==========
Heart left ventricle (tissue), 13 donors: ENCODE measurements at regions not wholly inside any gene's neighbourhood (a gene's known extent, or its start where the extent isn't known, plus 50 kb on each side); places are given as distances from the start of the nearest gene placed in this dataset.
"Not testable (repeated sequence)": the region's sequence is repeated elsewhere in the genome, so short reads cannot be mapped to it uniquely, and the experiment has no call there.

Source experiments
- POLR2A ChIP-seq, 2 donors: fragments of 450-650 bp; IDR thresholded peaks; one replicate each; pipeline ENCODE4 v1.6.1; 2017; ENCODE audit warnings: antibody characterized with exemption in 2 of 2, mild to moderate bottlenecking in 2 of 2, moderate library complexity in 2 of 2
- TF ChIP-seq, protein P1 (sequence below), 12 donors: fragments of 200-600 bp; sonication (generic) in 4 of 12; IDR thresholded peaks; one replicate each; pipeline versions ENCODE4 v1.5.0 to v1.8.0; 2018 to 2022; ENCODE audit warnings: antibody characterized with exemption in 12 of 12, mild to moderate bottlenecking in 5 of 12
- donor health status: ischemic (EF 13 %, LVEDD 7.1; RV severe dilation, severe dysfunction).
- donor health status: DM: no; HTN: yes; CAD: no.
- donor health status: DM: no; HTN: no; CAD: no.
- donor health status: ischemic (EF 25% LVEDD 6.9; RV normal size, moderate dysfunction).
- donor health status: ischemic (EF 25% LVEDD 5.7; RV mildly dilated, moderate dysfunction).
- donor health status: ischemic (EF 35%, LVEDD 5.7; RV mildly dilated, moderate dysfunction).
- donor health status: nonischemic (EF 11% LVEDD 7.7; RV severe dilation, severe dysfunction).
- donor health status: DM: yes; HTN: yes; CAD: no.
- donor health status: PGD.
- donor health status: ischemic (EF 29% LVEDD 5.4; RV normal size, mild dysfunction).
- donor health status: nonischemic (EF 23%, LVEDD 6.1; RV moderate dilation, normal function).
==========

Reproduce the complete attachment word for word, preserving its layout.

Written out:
Heart left ventricle (tissue), 13 donors: ENCODE measurements at regions not wholly inside any gene's neighbourhood (a gene's known extent, or its start where the extent isn't known, plus 50 kb on each side); places are given as distances from the start of the nearest gene placed in this dataset.
"Not testable (repeated sequence)": the region's sequence is repeated elsewhere in the genome, so short reads cannot be mapped to it uniquely, and the experiment has no call there.

Source experiments
- POLR2A ChIP-seq, 2 donors: fragments of 450-650 bp; IDR thresholded peaks; one replicate each; pipeline ENCODE4 v1.6.1; 2017; ENCODE audit warnings: antibody characterized with exemption in 2 of 2, mild to moderate bottlenecking in 2 of 2, moderate library complexity in 2 of 2
- TF ChIP-seq, protein P1 (sequence below), 12 donors: fragments of 200-600 bp; sonication (generic) in 4 of 12; IDR thresholded peaks; one replicate each; pipeline versions ENCODE4 v1.5.0 to v1.8.0; 2018 to 2022; ENCODE audit warnings: antibody characterized with exemption in 12 of 12, mild to moderate bottlenecking in 5 of 12
- donor health status: ischemic (EF 13 %, LVEDD 7.1; RV severe dilation, severe dysfunction).
- donor health status: DM: no; HTN: yes; CAD: no.
- donor health status: DM: no; HTN: no; CAD: no.
- donor health status: ischemic (EF 25% LVEDD 6.9; RV normal size, moderate dysfunction).
- donor health status: ischemic (EF 25% LVEDD 5.7; RV mildly dilated, moderate dysfunction).
- donor health status: ischemic (EF 35%, LVEDD 5.7; RV mildly dilated, moderate dysfunction).
- donor health status: nonischemic (EF 11% LVEDD 7.7; RV severe dilation, severe dysfunction).
- donor health status: DM: yes; HTN: yes; CAD: no.
- donor health status: PGD.
- donor health status: ischemic (EF 29% LVEDD 5.4; RV normal size, mild dysfunction).
- donor health status: nonischemic (EF 23%, LVEDD 6.1; RV moderate dilation, normal function).